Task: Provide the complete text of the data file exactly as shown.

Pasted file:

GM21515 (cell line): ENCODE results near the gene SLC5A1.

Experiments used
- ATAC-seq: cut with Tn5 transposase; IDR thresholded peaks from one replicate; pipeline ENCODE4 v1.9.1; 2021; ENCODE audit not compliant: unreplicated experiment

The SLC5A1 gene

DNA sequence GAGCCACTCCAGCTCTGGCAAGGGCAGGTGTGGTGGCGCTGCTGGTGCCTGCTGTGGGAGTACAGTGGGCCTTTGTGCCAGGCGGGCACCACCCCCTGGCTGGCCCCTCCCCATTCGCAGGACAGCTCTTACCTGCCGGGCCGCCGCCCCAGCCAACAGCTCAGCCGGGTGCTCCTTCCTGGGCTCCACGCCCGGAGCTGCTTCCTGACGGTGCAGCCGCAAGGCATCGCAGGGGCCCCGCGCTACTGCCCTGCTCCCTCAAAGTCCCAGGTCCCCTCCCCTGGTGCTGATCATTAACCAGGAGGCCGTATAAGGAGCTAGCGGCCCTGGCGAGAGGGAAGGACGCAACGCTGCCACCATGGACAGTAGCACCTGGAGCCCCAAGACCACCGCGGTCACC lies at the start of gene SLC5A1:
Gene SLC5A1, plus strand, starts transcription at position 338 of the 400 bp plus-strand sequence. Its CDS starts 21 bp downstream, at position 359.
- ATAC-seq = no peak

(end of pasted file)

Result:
GM21515 (cell line): ENCODE results near the gene SLC5A1.

Experiments used
- ATAC-seq: cut with Tn5 transposase; IDR thresholded peaks from one replicate; pipeline ENCODE4 v1.9.1; 2021; ENCODE audit not compliant: unreplicated experiment

The SLC5A1 gene

DNA sequence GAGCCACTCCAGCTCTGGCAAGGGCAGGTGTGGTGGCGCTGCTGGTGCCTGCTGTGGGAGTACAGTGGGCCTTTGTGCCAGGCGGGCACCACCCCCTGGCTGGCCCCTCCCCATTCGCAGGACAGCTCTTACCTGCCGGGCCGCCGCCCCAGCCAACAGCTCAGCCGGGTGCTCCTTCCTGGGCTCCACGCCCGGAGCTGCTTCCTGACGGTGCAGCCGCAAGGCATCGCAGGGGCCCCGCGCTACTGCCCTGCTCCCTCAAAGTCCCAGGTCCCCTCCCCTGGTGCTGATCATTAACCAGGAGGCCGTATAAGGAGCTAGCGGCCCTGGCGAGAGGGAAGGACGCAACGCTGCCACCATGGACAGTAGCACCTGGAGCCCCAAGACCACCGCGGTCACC lies at the start of gene SLC5A1:
Gene SLC5A1, plus strand, starts transcription at position 338 of the 400 bp plus-strand sequence. Its CDS starts 21 bp downstream, at position 359.
- ATAC-seq = no peak